- The Washington Times - Monday, May 26, 2008


This Memorial Day, like others before it, we will honor the memory of those who have fallen in battle. But I also hope we take time to honor their lives.

Because if Memorial Day is really about anything, it’s about life. It’s about bravery and camaraderie. It’s about courage and calm. It’s about laughter and tears and fear and joy, all the things that make us human. To truly observe Memorial Day is to observe the life these heroes lived, and to pledge ourselves to live ours accordingly.

Army Cpl. Jessica Ellis of Lakeview, Ore., was one such hero. She loved life so much, she became an Army medic, deploying to Iraq not once but twice. “I’m there for my buddies,” she told her father. And there, this month in Baghdad, while assigned to the 2nd Brigade Special Troops Battalion, 2nd Brigade Combat Team, 101st Airborne Division (Air Assault), Jessica was killed. A roadside bomb ripped through her vehicle. She was 24 years old.

What people remember most about Jessica is her personality, her spirit. High school principal Bob Nash called her the “most friendly kid you’d ever want to meet.” Her track coach said you couldn’t help but love her. Steve Ellis, Jessica’s dad, told a reporter that she was always the cheerful one. “One of Jessica’s special gifts,” he said, “is her sunny and easygoing disposition. She always saw the bright side of things.” One supposes that this is exactly how she’d liked to be remembered, not for her tragic death but for the way in which she lived — not for the life she lost, but for the ones she saved. Jessica knew fear and faced it. She knew suffering and eased it. She was truly there for her buddies.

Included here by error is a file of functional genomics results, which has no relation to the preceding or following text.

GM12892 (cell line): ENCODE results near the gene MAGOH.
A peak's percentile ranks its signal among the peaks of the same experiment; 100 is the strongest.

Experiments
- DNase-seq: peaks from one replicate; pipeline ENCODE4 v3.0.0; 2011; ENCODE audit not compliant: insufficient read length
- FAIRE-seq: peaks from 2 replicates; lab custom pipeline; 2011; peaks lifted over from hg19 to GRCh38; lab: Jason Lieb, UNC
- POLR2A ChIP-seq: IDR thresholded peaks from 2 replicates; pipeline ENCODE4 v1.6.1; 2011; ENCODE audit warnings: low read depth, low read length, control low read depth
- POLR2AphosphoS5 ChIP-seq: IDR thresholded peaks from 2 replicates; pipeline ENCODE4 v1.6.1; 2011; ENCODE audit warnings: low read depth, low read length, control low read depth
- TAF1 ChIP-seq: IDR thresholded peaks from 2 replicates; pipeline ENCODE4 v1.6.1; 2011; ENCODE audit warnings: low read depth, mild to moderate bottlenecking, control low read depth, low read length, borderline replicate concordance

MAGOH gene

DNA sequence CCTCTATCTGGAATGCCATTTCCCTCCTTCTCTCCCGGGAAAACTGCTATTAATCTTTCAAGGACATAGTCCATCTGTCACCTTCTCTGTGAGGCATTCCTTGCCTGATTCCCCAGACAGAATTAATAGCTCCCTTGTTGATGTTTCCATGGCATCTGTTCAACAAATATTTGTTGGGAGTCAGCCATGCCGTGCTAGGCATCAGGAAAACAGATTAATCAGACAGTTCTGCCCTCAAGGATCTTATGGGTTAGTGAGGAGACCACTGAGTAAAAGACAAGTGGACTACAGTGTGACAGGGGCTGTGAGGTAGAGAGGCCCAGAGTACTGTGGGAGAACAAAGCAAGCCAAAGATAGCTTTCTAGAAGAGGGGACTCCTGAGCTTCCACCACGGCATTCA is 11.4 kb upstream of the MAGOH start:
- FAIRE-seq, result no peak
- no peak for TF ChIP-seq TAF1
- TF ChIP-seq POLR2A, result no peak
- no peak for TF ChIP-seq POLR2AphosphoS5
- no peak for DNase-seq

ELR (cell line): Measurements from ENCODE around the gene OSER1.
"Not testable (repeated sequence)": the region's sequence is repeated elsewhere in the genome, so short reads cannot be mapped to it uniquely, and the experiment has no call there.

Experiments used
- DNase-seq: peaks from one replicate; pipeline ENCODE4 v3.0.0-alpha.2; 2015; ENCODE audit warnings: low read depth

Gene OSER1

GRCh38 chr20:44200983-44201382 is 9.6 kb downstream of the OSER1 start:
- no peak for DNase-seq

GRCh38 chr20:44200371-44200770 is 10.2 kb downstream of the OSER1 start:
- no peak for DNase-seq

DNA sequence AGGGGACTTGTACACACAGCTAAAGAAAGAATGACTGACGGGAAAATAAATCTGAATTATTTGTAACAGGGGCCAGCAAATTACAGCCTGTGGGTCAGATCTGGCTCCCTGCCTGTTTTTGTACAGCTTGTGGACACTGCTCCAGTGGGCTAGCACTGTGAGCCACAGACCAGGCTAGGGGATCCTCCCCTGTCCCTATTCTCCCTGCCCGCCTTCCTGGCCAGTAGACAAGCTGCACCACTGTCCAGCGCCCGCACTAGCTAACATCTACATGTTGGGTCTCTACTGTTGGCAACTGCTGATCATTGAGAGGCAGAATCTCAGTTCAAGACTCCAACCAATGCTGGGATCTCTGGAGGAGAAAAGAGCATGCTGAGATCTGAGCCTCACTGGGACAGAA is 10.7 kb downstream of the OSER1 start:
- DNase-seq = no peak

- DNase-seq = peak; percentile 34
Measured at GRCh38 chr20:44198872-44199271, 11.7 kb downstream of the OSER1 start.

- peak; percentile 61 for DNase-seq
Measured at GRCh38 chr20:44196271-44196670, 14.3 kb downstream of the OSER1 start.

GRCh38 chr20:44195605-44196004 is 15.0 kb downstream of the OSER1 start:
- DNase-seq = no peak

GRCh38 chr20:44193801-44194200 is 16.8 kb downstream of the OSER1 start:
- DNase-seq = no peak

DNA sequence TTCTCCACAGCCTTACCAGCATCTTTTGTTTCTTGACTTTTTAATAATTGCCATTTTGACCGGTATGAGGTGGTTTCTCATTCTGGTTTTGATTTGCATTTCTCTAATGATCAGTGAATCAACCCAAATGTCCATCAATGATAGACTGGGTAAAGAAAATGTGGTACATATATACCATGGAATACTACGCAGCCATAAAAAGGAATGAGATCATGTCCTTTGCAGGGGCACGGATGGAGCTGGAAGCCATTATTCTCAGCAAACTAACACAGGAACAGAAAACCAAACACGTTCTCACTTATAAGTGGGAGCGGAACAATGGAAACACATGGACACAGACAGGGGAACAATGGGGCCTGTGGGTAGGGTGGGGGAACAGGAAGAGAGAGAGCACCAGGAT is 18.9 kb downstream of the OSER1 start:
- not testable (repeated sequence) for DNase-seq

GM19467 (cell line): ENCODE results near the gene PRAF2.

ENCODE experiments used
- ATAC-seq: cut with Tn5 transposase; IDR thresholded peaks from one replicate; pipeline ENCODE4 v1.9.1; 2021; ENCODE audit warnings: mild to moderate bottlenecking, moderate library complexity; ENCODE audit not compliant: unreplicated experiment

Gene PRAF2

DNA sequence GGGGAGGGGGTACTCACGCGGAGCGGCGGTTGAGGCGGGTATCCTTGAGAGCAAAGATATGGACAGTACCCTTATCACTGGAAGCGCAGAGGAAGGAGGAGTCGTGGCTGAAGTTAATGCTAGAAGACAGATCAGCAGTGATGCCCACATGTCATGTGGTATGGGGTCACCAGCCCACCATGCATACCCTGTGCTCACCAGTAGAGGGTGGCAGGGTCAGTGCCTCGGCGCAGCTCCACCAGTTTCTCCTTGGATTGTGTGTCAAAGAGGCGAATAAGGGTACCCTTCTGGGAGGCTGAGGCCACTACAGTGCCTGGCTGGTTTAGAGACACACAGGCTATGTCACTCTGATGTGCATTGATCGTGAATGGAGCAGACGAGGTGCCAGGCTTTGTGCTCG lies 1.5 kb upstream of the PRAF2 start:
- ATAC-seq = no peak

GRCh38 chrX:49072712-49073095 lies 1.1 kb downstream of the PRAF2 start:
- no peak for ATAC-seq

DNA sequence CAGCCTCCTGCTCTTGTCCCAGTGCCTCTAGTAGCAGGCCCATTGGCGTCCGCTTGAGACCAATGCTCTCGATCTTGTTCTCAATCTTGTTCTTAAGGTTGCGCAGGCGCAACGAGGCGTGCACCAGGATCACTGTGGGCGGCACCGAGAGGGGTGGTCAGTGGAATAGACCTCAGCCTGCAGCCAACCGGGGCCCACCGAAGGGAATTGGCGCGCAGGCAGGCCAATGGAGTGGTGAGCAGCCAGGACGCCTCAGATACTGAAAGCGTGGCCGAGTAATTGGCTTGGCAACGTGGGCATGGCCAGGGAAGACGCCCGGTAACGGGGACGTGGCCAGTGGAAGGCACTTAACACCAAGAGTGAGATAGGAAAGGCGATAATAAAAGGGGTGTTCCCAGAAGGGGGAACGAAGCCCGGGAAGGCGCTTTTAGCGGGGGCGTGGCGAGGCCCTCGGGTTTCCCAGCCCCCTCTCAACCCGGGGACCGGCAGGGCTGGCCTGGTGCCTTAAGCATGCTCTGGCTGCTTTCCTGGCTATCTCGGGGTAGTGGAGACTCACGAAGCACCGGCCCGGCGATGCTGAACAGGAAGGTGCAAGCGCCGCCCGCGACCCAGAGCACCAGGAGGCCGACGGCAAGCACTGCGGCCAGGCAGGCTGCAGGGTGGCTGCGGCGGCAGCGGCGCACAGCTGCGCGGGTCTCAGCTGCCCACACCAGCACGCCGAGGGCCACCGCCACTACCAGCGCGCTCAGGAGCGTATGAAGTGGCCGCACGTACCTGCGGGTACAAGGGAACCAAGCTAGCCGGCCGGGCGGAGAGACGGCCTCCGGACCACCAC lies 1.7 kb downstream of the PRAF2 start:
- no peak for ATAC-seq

We can be there for her this Memorial Day. We can and should be there for her family and the families of all those who died defending our freedom. It could be as simple as just checking in on them from time to time, making sure they don’t need anything. It could mean donating our talents to a veteran’s group or charity, or helping out with car pool duties and homework.

We can honor the sacrifice of the fallen by making sure those left behind get the support they need to carry on. I would extend this to our wounded as well, whose lives have likewise been changed forever. Some have injuries we see; others have injuries we can’t see and may never know are there.

We must improve our ability to identify and treat the trauma of war, both physical and mental. We must work hard to better understand the great toll taken by combat on those who survive it.

Our system is good at focusing on the disability side of things, the benefits and payments and treatments. That needs to continue, obviously. But we also need to focus on “ability,” on what these returning warriors and their families need to do and want to do with the rest of their lives. I’m not sure we’ve even begun to scratch at that surface yet.

There is, I am convinced, a sea of goodwill out in the country of people and places yearning to help. We need to tap into it. We need to make that connection. We need to come up with new ways and new ideas to make life better for those affected by this war, so that kids can go to school, incomes can be sustained and homes can be both purchased and lived in for a long time.

The truth is, we live in deeds, not days; in actions and thoughts and feelings, not heartbeats. If the untimely battlefield deaths of generations of American heroes have taught us nothing else, it should be this unalterable fact: What you do with your time here on earth is far more important than the time you had to do it.

Those who live most are those who love most, who act the noblest and do their best. Memorial Day gives us another chance to honor those who lived most and acted noblest, just like Jessica Ellis. I hope we take it.

Adm. Mike Mullen is chairman of the Joint Chiefs of Staff.

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